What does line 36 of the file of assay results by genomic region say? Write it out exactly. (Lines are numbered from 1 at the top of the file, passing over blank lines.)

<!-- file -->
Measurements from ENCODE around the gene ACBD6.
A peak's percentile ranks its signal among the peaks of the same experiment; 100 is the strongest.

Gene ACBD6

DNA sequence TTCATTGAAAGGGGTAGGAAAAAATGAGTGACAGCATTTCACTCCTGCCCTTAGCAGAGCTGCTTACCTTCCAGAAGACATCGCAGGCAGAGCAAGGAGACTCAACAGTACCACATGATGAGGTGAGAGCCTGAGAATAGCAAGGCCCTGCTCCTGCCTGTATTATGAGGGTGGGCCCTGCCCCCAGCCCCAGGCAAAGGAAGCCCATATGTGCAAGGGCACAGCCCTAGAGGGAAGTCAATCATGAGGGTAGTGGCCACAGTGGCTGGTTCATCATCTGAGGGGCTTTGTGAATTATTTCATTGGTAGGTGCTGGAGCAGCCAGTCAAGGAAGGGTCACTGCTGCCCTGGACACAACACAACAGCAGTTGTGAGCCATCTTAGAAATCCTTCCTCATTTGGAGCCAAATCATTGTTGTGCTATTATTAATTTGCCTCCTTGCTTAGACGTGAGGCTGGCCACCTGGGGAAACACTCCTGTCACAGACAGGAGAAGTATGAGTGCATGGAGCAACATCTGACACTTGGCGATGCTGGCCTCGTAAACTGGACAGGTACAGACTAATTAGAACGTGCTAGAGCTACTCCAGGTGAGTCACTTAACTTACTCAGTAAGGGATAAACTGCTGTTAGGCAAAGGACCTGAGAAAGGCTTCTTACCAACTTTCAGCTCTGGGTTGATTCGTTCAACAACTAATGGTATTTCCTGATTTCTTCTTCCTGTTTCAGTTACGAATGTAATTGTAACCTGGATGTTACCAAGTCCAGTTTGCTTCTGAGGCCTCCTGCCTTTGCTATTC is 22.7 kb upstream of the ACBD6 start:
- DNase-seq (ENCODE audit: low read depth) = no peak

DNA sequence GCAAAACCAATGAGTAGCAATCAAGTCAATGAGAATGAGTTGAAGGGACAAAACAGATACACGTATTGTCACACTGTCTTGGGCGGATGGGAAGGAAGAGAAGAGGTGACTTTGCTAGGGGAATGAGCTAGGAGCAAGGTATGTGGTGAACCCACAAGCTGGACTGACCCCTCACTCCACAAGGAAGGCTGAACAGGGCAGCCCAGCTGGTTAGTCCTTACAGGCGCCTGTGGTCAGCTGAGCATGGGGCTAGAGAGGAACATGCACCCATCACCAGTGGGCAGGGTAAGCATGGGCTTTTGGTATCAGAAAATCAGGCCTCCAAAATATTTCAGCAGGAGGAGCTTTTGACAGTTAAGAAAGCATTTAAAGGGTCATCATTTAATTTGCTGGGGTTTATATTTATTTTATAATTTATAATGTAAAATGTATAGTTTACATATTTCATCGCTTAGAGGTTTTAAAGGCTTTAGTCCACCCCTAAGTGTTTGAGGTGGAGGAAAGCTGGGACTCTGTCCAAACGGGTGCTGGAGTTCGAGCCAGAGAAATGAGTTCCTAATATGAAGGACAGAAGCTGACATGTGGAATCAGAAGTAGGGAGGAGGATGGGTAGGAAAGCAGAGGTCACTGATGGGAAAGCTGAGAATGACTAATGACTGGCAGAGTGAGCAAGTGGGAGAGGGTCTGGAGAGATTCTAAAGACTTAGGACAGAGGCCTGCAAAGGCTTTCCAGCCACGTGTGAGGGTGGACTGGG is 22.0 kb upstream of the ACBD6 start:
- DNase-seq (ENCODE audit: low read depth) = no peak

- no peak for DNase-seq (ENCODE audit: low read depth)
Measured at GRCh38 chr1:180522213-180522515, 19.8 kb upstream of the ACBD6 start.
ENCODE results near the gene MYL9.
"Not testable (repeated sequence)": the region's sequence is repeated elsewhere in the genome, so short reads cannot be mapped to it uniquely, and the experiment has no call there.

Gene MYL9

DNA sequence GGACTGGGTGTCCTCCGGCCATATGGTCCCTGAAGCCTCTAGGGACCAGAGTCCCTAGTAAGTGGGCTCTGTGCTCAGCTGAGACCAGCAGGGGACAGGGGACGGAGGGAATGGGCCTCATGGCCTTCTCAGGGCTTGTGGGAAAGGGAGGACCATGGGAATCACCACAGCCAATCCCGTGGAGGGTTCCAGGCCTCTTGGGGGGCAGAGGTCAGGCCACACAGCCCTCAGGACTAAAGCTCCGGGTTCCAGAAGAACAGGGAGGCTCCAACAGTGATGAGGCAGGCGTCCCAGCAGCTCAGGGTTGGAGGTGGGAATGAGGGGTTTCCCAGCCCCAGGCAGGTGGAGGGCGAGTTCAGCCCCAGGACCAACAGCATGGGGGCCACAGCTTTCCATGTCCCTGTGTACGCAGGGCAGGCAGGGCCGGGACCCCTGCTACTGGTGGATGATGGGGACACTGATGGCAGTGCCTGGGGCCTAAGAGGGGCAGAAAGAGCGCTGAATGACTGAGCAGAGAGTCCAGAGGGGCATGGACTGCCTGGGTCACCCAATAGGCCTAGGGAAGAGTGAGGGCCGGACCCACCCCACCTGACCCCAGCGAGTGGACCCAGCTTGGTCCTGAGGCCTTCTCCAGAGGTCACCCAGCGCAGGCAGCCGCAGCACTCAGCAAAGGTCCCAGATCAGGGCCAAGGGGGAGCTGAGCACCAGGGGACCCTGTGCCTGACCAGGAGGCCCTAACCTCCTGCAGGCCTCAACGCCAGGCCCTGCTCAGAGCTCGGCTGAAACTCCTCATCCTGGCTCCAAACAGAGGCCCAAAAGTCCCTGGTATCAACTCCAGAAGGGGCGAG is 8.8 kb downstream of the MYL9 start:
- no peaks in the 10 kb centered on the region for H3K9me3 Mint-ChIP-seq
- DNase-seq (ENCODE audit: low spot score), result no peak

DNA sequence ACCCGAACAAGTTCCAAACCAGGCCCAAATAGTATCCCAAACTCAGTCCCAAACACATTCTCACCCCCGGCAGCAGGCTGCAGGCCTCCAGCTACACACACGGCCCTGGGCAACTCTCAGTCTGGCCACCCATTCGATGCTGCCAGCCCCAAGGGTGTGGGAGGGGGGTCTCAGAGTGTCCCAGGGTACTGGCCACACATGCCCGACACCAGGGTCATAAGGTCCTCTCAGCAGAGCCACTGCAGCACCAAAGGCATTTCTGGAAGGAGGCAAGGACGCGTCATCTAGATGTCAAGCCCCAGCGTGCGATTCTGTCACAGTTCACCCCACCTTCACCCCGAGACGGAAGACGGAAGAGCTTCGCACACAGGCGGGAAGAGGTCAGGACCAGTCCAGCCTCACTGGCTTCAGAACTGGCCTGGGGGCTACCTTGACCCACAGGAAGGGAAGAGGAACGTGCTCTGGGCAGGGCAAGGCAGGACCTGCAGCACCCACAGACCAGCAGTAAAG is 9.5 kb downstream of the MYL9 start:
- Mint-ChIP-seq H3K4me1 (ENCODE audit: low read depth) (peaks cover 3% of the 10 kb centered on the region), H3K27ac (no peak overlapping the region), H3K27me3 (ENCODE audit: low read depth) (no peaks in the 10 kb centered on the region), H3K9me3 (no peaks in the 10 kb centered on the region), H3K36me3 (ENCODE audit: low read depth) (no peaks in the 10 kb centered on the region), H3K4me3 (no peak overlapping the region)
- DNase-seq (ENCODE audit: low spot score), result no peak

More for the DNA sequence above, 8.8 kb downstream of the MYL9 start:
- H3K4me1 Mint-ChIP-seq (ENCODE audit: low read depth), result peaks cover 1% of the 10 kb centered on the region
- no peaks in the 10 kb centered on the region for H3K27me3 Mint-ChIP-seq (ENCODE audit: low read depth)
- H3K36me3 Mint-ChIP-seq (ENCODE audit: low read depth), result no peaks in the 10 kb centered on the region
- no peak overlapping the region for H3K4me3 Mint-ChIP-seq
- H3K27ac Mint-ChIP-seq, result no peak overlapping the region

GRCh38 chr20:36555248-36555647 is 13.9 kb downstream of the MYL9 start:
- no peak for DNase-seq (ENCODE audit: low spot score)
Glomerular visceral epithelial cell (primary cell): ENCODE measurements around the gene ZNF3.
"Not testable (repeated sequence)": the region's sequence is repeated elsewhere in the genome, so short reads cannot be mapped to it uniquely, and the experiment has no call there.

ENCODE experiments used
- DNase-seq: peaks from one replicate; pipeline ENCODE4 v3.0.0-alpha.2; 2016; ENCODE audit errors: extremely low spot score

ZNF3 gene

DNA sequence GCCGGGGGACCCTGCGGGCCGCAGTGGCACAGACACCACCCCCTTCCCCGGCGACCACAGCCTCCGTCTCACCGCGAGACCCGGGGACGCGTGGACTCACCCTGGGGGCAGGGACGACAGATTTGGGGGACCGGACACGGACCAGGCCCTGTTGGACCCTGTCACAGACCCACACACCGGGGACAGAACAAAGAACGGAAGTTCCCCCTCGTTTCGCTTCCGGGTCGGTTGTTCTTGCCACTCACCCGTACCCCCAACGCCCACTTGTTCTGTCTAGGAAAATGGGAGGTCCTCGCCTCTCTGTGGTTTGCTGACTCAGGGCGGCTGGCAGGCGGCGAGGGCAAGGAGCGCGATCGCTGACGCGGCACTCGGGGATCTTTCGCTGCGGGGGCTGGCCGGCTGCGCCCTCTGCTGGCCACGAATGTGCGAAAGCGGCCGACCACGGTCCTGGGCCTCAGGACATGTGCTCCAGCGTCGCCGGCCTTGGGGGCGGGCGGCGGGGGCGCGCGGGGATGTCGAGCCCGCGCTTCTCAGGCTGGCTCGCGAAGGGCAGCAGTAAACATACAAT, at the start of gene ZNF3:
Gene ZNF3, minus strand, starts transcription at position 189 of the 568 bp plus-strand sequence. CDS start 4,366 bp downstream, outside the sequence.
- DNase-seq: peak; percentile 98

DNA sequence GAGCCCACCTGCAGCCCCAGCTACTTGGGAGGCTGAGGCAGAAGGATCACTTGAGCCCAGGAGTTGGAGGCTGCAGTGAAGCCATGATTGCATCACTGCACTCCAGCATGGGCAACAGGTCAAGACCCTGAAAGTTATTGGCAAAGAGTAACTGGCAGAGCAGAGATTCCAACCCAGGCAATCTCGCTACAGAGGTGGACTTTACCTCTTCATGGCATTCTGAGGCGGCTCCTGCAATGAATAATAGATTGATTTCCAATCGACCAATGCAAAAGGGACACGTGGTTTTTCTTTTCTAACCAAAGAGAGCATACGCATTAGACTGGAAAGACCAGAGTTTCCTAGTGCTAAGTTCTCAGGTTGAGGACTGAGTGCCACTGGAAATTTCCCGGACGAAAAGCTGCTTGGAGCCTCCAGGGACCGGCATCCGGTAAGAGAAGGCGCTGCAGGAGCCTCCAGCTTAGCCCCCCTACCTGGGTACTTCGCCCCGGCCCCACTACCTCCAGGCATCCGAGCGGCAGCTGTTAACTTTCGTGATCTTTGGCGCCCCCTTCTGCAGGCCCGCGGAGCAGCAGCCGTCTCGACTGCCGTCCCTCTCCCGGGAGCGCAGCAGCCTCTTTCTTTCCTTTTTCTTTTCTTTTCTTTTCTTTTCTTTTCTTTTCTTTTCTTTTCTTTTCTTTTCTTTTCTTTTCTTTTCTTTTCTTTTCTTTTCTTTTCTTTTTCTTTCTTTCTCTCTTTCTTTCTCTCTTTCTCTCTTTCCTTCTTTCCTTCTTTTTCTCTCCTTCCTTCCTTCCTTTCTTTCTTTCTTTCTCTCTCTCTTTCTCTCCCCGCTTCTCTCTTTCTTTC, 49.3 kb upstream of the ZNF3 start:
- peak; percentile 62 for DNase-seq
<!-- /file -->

- peak; percentile 62 for DNase-seq